All our lives, as girls, as young women, we have been told over and over that women never invented, women never created, women never existed.
When we were girls and first started reading, books taught us that boys could do anything – explore and conquer, fight injustice, save others and themselves. The same books never showed that girls were able to do the same. They made us believe that we were supposed to wait around for a boy to come and save us. Because in books and fairytales, the only women with power are witches and we are told that witches are bad. They are destined to be ugly, mean and always alone.
When we were girls and first started going to school, we looked around and all we saw were boys – running around, occupying space like it was theirs, exploring and conquering, similar to the books we read. Girls? We were stuck on the sides, always discreet, always calm, because a girl is supposed to be that way, right? Pretty with nice clothes that prevent us from running, nice hair that prevent us from seeing. Soft and sweet, unable to defend ourselves when boys came to lift our skirts or stole kisses, unable to find help because the adults used to always look the other way and say “boys will be boys”.
One day, you will look back and realize that there was no shame in being angry.
You will look back and realize that you were nor selfish, nor wrong to object and to speak to structures in which women, of all ages and all backgrounds, are systematically oppressed.
One day, you will look back and realize that your outcries, your “no’s”, your resistance, they were fundamental for you to not engage in the same patterns of silent obedience and acquiescence. You will realize that your conscient objection had a deeper meaning: that of leaving a world behind in which girls, like the one you once were, are not systematically oppressed.
When asked to write the first post, we took the task with so much enthusiasm, although we weren’t convinced about the different topics of discussion. Then, we spent a couple of hours writing down sentences about prostitution, feminism, solidarity and equality, but as the words were taking form on the document, it sounded so academic and very far from our own feelings.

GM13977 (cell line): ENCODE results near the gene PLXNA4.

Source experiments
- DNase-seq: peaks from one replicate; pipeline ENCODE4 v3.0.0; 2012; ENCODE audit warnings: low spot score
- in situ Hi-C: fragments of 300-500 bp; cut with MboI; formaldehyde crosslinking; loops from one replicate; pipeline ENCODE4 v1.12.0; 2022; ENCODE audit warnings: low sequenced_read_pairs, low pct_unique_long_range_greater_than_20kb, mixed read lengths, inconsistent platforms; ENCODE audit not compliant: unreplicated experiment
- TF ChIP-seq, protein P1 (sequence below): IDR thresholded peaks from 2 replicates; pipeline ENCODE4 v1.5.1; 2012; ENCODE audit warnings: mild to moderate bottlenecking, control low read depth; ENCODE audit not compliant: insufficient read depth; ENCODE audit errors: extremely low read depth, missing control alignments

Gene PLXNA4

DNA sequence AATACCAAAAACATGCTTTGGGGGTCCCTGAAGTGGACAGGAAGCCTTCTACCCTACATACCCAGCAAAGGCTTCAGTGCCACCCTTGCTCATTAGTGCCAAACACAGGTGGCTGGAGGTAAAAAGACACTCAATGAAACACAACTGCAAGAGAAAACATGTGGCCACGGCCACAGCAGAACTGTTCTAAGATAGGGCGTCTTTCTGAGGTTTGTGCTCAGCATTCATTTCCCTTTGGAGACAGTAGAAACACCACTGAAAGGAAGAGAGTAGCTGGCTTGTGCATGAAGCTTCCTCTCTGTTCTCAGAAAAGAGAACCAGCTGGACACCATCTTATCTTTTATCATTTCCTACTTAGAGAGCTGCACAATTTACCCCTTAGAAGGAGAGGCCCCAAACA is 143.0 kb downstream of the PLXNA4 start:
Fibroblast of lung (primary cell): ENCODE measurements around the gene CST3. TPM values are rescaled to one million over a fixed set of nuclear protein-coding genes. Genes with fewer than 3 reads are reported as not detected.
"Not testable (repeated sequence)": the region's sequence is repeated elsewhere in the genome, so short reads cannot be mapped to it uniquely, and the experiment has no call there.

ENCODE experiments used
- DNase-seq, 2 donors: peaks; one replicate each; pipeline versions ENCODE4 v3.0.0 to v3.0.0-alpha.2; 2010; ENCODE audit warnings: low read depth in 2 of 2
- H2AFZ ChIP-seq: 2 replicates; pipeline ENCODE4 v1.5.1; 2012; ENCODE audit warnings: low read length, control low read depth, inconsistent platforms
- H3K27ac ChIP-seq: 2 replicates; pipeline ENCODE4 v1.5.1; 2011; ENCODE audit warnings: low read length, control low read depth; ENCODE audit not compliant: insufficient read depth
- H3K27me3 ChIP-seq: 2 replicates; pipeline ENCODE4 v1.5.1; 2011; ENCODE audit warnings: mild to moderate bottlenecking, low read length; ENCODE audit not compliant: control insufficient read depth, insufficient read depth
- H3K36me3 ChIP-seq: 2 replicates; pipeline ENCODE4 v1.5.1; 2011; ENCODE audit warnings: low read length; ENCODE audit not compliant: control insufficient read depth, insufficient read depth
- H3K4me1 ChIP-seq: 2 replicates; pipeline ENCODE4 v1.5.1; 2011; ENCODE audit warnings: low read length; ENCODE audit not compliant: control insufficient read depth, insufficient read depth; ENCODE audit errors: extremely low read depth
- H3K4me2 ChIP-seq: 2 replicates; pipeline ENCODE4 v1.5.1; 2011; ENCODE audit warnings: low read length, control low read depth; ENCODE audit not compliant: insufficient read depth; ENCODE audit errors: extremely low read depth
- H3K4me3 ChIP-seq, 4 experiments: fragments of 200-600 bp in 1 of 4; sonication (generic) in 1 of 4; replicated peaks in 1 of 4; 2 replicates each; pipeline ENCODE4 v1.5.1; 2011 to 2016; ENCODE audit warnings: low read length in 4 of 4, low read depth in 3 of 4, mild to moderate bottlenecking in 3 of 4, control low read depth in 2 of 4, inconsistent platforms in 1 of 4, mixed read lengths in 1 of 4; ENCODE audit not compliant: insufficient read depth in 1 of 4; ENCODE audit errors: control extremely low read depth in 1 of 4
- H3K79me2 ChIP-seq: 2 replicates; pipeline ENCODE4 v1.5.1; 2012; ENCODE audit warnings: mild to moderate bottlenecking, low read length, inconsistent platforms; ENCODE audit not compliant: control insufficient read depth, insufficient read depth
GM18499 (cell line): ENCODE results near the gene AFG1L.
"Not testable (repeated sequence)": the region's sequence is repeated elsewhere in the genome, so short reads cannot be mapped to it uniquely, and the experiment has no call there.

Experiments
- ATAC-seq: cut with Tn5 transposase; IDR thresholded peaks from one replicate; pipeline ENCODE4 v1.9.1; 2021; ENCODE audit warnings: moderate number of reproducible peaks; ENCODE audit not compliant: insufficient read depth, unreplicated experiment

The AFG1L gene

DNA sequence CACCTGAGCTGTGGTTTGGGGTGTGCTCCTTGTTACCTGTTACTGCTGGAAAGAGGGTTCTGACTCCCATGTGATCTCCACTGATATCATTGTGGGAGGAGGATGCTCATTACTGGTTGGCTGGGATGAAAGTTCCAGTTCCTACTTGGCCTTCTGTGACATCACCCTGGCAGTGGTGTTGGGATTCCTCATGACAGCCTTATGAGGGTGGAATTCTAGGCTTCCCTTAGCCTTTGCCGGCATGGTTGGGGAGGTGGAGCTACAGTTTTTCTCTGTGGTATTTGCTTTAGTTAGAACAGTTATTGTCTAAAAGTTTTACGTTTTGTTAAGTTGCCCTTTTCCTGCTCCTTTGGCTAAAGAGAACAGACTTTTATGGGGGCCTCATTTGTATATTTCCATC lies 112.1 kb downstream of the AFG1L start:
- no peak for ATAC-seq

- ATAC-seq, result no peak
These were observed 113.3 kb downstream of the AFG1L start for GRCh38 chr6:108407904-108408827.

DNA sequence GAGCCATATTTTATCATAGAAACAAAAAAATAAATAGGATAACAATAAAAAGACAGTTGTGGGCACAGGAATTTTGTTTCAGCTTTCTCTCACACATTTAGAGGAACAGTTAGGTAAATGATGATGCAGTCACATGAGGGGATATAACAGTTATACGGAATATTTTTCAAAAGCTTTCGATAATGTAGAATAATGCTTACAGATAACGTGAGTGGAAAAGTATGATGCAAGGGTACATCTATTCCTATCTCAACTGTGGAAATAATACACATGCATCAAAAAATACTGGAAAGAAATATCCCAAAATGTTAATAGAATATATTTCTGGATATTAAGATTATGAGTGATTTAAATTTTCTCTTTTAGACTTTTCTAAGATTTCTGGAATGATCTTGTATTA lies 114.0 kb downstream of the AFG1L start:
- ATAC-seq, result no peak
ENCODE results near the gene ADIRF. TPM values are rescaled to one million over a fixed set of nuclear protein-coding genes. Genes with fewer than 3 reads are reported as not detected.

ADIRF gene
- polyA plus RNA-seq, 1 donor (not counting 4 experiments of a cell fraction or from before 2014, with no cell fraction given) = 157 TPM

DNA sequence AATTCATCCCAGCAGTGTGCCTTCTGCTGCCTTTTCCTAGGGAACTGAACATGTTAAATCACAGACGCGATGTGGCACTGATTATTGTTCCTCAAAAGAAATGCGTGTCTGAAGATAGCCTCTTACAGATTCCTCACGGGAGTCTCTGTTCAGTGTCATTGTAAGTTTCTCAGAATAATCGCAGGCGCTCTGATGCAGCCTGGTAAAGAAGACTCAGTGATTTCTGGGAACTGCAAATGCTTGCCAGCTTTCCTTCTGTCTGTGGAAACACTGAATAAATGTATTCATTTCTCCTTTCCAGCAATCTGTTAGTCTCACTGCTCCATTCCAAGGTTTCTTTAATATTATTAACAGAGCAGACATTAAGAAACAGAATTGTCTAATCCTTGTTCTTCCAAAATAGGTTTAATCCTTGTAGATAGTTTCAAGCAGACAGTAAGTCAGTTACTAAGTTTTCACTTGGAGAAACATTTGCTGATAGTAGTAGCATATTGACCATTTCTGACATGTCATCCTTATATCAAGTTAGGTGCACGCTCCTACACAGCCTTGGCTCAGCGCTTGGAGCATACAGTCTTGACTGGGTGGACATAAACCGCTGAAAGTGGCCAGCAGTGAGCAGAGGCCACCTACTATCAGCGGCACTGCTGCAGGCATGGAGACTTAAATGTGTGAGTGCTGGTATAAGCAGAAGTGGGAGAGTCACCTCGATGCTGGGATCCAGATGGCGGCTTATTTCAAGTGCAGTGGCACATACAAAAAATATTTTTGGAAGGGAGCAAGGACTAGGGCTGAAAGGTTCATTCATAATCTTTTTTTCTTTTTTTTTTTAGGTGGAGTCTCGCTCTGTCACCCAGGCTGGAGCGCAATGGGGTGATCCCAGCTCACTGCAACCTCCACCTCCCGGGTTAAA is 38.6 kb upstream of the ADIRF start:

That’s why we found ourselves deleting different sentences and writing down disconnected thoughts around anger and vulnerability.
Anger, as young women are trying so hard to resist, while fighting to ensure that our existence is recognized.
We resist, even when the world doesn’t notice that we exist.
Vulnerability, as days pass and we find ourselves compromising our dreams, and, inevitably, our own emotions.
Anger, despair, a world in which girls are not free to express their concerns led to the creation of Radical Girlsss.
We are taking part in the webinar “Counter Voices of migrant, including undocumented and refugee women against neo-right Populism and other threats”, organised by WIDE+ !
Webinar Description: How voices of organised migrant, including undocumented and refugee women, counter neo-right Populism and other threats: Strategies and Practices
– Jelena Hrnjak – Program manager at Atina (Serbia)
– Alyna Smith – Platform International Cooperation Undocumented Migrants (PICUM)
– Anna Zobnina – European Network of Migrant Women (ENoMW)
– Sodfa Daaji – Afrika Youth Movement / ENoMW
– Jennifer Kamau – International Women Space
Noura Raad YOUNG MIGRANT WOMEN RESISTING PATRIARCHAL VIOLENCE
“The topic of my speech today is about building a feminist generation, that will be a strong feminist generation. It is about the young migrant women who, like all women, are the victims of violence, linked to the fact that we still live in a world where men are in charge; a world of men’s domination.
The young migrant women experience high pressure in the country of origin, and they also play a crucial role in fighting the male oppression.
For this reason young women often leave the country of origin to study abroad, or to find a job, or to look for a better life, to flee men’s control. These women arrive with skills, capacity, and full of energy, and again, suddenly, are dominated by men. This is a vicious circle for them in which men try to gain control over them, over and over again.
The feminist movement is back to make history! We have returned to bring the world to a standstill and call out all the discrimination and violence that women suffer every day, everywhere!